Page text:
A Virginia home-schooled student who was prosecuted for truancy has
sued school board officials for violations of her civil rights, charging
the prosecution was “vindictive” and “malicious.”
Melanie Pollard was a junior at
Goochland High School in Goochland County, Va., at the start of the 1998-99 school year when she was diagnosed with “separation anxiety.” At the end of October 1998, her mother, Terry Pollard, decided to keep Melanie home, filing an application for school-supervised “homebound instruction” a month later.
Although included with the application was a psychiatrist’s certification of Melanie’s condition, the school did not respond until Jan. 14, 1999. Mrs. Pollard received written notice on that date that her application had been denied — “because the school was allegedly unable to speak with Melanie’s physician,” according to the complaint filed Wednesday in the Richmond Division of the Eastern District Federal Court of Virginia.
In response to the denial, Mrs. Pollard notified the school of her intent to home-school Melanie and filed a statutory notice to that effect on Jan. 25, 1999.
Like most states, Virginia law specifically includes provisions for parents who wish to educate their children at home, outside of the supervision of traditional schools.
Title 22.1, beginning in section
254.1, states that “any parent who elects to provide home instruction in lieu of school attendance shall annually notify the division superintendent in August of his intention to so instruct the child and provide a description of the curriculum to be followed for the coming year.”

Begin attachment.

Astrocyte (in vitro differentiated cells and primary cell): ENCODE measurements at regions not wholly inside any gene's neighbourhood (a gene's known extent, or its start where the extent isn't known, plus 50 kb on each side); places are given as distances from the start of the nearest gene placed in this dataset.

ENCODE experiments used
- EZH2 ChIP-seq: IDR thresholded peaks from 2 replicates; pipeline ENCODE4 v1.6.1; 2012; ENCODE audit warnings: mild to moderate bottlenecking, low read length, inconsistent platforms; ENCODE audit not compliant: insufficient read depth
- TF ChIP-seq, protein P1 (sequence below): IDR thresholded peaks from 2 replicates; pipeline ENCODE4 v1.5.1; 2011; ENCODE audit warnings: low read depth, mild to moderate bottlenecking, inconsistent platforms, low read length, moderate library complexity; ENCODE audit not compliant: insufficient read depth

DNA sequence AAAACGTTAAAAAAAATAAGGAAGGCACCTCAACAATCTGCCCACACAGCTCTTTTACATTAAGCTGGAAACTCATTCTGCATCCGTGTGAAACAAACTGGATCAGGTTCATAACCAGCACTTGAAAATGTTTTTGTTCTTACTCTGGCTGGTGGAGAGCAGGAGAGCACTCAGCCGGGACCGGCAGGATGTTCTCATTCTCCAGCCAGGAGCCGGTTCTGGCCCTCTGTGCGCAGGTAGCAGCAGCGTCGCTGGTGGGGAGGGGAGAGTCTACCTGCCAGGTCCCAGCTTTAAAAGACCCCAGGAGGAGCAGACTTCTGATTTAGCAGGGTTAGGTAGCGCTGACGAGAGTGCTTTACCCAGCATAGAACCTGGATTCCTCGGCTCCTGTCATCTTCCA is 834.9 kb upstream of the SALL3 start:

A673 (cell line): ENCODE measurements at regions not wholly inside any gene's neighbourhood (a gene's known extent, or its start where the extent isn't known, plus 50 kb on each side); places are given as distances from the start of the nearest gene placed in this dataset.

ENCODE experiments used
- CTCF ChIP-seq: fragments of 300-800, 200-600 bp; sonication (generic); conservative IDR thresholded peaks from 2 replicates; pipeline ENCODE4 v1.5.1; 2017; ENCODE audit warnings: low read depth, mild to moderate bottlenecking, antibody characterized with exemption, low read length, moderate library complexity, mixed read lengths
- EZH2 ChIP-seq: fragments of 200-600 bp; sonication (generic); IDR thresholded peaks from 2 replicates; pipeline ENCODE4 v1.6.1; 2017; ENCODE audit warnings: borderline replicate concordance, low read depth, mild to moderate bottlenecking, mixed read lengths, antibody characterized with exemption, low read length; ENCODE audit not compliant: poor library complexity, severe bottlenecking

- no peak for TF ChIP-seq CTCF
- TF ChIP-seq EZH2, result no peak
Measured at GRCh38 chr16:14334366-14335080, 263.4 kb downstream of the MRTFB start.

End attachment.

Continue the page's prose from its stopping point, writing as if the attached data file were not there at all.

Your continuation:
Parents may make such notice after the beginning of the school year, as Mrs. Pollard did, provided they meet certain requirements within 30 days of the notification.
Section 254 B, subdivision 1 states: “Any pupil who, together with his parents, by reason of bona fide religious training or belief is conscientiously opposed to attendance at school” may be excused from compulsory attendance at a public or private school. The code defines “bona fide religious training or belief” by saying the term “does not include essentially political, sociological or philosophical views or a merely personal moral code.”
But there are other exemptions from compulsory attendance that may be claimed by parents who wish to home-school their children, including “concern for such pupil’s health, as verified by competent medical evidence, or by reason of such pupil’s reasonable apprehension for personal safety.”
According to the statute, parents may home-school their children if they meet one of four requirements: a parent must either hold a “baccalaureate degree in any subject from an accredited institution of higher education,” be “a teacher of qualifications prescribed by the Board of Education,” have their children “in a correspondence course approved by the Superintendent of Public Instruction,” or provide “a program of study or curriculum which, in the judgment of the division superintendent, includes the standards of learning objectives adopted by the Board of Education for language arts and mathematics and provides evidence that the parent is able to provide an adequate education for the child.” Despite Mrs. Pollard’s notice of intent to home-school Melanie, school board employee Glenda Leabough, who is identified as a “visiting teacher” on the Goochland schools’ website, told the Juvenile and Domestic Relations court that Melanie was “in need of supervision in that while subject to compulsory attendance [she] is habitually and without justification absent from school,” according to the complaint.